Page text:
Indian Railways to achieve milestone by completing world’s highest bridge


This achievement is a major leap towards the completion of the 111-km-long winding stretch from Katra to Banihal. It is arguably the biggest civil-engineering challenge faced by any railway project in India in recent history

Chenab Bridge. Pic/Indian Railways


The countdown has begun for Indian Railways to witness a milestone of completing the world’s highest railway bridge, in Jammu and Kashmir, when the overarch deck launching of the Chenab Railway Bridge gets completed with a golden joint this month. Once completed, the Chenab Railway Bridge will be 35m higher than the Eiffel Tower.

This achievement is a major leap towards the completion of the 111-km-long winding stretch from Katra to Banihal. It is arguably the biggest civil-engineering challenge faced by any railway project in India in recent history.

The bridge is being constructed by Mumbai-based infrastructure major Afcons, executed by Konkan Railway Corporation Limited for Northern Railways. Both Northern Railways (NR) and Konkan Railway Corporation Limited (KRCL) have played a huge role in finalising the design of the iconic Chenab Bridge.

“For the first time in Indian Railways, incremental launching was done on a transition curve and a longitudinal gradient, both occurring at the same location, for the deck launching of the viaduct portion of the Chenab Bridge. Typically, bridges have been constructed incrementally on a straight or a curved platform with a uniform radius. Executing launching activities in inclement weather and stormy wind conditions was extremely challenging,” Giridhar Rajagopalan, Deputy Managing Director of Afcons said.


The Chenab Bridge. Pic/Indian Railways

In the Chenab Bridge, 93 deck segments, each weighing about 85T, have been simultaneously launched from both ends of the valley over the mighty steel arch and five are in progress. Both ends will finally meet to complete the bridge overarch deck and the segments will be joined with the help of High Strength Friction Grip (HSFG) bolts to mark the golden joint. This will complete the bridge over the Chenab river valley and herald a new chapter in the history of Jammu and Kashmir.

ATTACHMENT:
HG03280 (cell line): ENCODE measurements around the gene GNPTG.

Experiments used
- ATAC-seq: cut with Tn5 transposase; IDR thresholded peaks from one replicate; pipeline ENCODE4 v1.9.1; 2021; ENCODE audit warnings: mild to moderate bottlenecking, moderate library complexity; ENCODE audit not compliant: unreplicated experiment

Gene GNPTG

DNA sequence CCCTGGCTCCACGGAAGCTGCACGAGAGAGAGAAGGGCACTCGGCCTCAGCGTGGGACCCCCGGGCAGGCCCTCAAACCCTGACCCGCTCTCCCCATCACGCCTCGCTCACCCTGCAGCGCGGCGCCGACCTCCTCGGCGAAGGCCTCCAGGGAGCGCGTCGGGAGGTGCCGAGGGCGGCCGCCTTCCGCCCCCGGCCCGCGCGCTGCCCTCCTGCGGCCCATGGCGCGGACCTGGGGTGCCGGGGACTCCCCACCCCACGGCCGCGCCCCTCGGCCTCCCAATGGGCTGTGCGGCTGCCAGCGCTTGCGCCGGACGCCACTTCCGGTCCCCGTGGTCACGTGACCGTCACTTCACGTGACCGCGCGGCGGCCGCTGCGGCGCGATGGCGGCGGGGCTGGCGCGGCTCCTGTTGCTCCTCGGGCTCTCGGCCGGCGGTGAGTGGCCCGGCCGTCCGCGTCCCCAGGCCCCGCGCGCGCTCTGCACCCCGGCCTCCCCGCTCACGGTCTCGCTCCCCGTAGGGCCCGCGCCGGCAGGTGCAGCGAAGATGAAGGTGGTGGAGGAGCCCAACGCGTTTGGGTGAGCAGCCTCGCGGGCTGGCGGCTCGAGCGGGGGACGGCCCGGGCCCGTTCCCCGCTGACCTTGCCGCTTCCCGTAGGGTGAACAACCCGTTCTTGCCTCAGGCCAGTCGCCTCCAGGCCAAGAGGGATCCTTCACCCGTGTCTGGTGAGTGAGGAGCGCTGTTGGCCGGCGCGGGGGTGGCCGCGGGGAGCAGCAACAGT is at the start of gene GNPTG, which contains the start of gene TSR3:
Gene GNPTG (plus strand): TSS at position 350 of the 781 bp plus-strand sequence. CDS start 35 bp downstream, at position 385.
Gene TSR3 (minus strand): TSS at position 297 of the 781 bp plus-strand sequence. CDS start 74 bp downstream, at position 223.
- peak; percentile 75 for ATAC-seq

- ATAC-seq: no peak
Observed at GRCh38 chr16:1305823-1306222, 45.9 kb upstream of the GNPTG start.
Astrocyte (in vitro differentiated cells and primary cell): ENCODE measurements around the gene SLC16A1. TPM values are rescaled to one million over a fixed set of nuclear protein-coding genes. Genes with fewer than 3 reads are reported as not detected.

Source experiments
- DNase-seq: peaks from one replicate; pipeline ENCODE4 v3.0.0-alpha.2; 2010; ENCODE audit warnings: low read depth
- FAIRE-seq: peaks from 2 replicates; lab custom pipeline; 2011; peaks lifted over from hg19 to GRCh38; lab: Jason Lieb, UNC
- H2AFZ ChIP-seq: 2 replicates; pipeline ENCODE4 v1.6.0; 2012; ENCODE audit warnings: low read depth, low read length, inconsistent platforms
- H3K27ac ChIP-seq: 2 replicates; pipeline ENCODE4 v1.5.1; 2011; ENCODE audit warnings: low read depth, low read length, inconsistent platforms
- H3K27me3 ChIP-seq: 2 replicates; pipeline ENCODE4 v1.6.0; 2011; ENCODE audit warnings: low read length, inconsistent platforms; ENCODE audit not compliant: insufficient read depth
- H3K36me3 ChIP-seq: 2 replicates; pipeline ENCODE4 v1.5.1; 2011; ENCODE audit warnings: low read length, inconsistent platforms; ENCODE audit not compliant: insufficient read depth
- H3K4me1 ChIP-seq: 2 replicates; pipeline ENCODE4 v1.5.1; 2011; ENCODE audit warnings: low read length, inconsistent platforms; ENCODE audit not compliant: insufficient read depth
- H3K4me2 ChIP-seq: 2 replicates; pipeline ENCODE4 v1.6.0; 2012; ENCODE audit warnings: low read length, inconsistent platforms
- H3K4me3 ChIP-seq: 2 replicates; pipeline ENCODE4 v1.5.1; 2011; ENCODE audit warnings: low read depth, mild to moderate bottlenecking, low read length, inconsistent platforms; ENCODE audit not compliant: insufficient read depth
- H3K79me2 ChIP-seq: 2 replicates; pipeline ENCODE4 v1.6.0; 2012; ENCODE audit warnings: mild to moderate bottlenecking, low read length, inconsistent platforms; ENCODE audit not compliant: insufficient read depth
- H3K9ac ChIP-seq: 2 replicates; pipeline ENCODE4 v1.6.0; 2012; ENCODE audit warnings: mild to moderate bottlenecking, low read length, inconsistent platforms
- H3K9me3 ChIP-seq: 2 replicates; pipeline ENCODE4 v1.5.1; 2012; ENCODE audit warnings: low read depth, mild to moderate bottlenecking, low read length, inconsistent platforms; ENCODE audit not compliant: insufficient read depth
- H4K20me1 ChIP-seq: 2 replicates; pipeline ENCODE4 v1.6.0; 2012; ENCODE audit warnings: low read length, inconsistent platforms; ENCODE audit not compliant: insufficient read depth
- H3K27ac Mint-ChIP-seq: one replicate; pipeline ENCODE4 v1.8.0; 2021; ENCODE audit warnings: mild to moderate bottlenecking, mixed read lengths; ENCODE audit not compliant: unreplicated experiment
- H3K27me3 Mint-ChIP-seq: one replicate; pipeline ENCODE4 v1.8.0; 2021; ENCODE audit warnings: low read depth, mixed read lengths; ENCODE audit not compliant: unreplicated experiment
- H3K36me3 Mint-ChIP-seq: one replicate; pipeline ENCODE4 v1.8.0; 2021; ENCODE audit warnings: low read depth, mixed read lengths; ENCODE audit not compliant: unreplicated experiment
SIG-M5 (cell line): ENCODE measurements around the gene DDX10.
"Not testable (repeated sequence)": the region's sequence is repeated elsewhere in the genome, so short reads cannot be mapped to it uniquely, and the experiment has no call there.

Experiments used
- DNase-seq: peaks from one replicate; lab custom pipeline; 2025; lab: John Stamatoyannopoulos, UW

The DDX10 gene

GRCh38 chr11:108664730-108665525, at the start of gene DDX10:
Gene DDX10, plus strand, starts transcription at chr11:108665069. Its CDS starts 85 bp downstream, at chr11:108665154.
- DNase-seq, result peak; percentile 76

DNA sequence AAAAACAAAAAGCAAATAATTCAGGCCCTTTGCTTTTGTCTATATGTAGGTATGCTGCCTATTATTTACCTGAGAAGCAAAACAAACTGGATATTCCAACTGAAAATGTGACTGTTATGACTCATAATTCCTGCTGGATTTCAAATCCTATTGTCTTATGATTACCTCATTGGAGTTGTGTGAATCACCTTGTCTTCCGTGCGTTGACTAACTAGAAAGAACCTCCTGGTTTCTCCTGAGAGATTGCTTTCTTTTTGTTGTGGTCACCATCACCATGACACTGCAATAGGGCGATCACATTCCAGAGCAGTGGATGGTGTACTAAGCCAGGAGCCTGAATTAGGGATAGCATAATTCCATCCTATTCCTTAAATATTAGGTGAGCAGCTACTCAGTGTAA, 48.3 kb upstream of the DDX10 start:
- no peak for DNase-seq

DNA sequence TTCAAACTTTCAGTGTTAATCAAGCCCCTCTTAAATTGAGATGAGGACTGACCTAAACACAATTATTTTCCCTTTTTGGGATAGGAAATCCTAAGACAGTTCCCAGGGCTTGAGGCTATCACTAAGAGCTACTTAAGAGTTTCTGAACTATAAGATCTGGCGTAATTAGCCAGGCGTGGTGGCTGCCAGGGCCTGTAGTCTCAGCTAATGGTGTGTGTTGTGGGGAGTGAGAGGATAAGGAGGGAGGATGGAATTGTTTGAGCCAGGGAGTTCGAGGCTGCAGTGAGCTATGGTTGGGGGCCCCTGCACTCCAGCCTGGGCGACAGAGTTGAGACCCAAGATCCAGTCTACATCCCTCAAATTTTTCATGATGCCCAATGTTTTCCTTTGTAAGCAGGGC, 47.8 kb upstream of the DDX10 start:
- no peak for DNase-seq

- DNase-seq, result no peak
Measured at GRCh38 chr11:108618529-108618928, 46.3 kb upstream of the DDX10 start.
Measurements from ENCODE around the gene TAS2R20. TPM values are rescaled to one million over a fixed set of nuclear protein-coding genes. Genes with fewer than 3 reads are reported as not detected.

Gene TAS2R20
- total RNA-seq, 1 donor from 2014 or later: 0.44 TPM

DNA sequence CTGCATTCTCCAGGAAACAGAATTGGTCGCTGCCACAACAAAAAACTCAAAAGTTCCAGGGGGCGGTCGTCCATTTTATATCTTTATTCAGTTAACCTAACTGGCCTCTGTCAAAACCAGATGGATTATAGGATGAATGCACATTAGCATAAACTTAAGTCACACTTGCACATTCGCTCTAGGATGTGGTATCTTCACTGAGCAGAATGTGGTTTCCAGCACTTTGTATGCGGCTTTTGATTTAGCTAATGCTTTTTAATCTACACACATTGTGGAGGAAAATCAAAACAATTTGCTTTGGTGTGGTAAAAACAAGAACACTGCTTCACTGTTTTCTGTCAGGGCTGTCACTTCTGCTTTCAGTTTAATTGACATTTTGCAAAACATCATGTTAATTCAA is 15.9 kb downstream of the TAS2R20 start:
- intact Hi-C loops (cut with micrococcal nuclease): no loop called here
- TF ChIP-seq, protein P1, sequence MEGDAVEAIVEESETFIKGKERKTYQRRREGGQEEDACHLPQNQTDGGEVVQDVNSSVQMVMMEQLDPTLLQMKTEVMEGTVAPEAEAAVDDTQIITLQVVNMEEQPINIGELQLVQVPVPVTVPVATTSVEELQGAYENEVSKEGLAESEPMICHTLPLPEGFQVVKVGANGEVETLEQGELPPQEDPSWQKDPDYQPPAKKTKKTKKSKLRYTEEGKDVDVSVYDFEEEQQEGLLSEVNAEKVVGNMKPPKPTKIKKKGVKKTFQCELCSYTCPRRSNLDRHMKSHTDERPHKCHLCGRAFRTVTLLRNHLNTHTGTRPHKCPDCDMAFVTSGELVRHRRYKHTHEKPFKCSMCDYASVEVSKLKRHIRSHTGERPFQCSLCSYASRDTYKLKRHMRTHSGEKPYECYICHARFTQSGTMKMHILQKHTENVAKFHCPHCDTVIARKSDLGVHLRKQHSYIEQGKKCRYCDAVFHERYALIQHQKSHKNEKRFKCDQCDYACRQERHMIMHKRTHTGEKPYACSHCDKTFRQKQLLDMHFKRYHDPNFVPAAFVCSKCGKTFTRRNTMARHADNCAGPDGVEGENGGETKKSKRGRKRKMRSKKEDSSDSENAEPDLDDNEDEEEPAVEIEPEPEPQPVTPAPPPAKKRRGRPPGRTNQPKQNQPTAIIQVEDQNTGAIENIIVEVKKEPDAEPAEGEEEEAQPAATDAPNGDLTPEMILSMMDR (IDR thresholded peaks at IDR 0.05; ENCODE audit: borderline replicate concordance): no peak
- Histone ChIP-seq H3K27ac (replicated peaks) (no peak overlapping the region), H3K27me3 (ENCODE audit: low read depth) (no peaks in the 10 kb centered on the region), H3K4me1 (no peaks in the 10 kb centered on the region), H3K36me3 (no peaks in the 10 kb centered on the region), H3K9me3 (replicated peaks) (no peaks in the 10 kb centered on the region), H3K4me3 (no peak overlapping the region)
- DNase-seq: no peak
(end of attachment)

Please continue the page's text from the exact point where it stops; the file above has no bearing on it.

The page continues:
“The overarch deck completion, 359m above the Chenab riverbed, will be an extraordinary achievement. I have my highest respect for every engineer and worker who has contributed to this engineering achievement. This golden joint will usher in a golden moment in the history of Indian Railways and will become a golden chapter in the history of Jammu and Kashmir. Construction engineering was completely done by Indian engineers which makes the Chenab Railway Bridge a symbol of Atmanirbhar Bharat,” Giridhar added.

“We received tremendous support for any technical issue, approval for drawings, method statements, and most importantly, both NR and KRCL played an important role in generating local employment. KRCL constructed all the access roads to the project site. These roads have provided connectivity to far-flung villages in the region, ” Giridhar said.

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“The Northern Railways allowed us to use the Phased Array Ultrasonic Testing Machine for inspection of welds. This was done for the first time in India,” he added.

The fabrication was carried out in workshops set up at both ends of the bridge. The heavy and bulky segments were transported to the launching pad with the help of SPMT, specialised modular trailer. “Considering the treacherous hilly terrain, a temporary launching platform with a segment lifting capacity of 120 MT & for a height of about 39m was designed. We developed and implemented several innovative methods to overcome the challenges of the hilly terrain for successfully executing our launching activities,” Giridhar said.

For the first time in India, a fully equipped NABL laboratory was set up to ensure that quality was being monitored at every stage of the project. “The Northern Railways supported us in setting up the NABL lab at the site for conducting weld sample tests. This saved a lot of time,” he added.

With KRCL’s support, the mock-up of all main bridge components could be carried out before executing the original work which gave confidence to the engineers. This was super critical in ensuring the quality and safety of staff and workers.

Around 30,350 MT of steel has been used in the 1315m long Chenab Railway Bridge construction. 10,620 MT of steel has been consumed in the construction of the gigantic arch, and 14,504 MT of steel has gone into the construction of the bridge deck. The bridge, on the upstream of Salal Dam, is situated near Kauri village in the Reasi district of Jammu and Kashmir. The bridge is being constructed by Mumbai-based infrastructure major Afcons, keeping safety, quality, and productivity as their main driving parameters.







Originally published at www.mid-day.com

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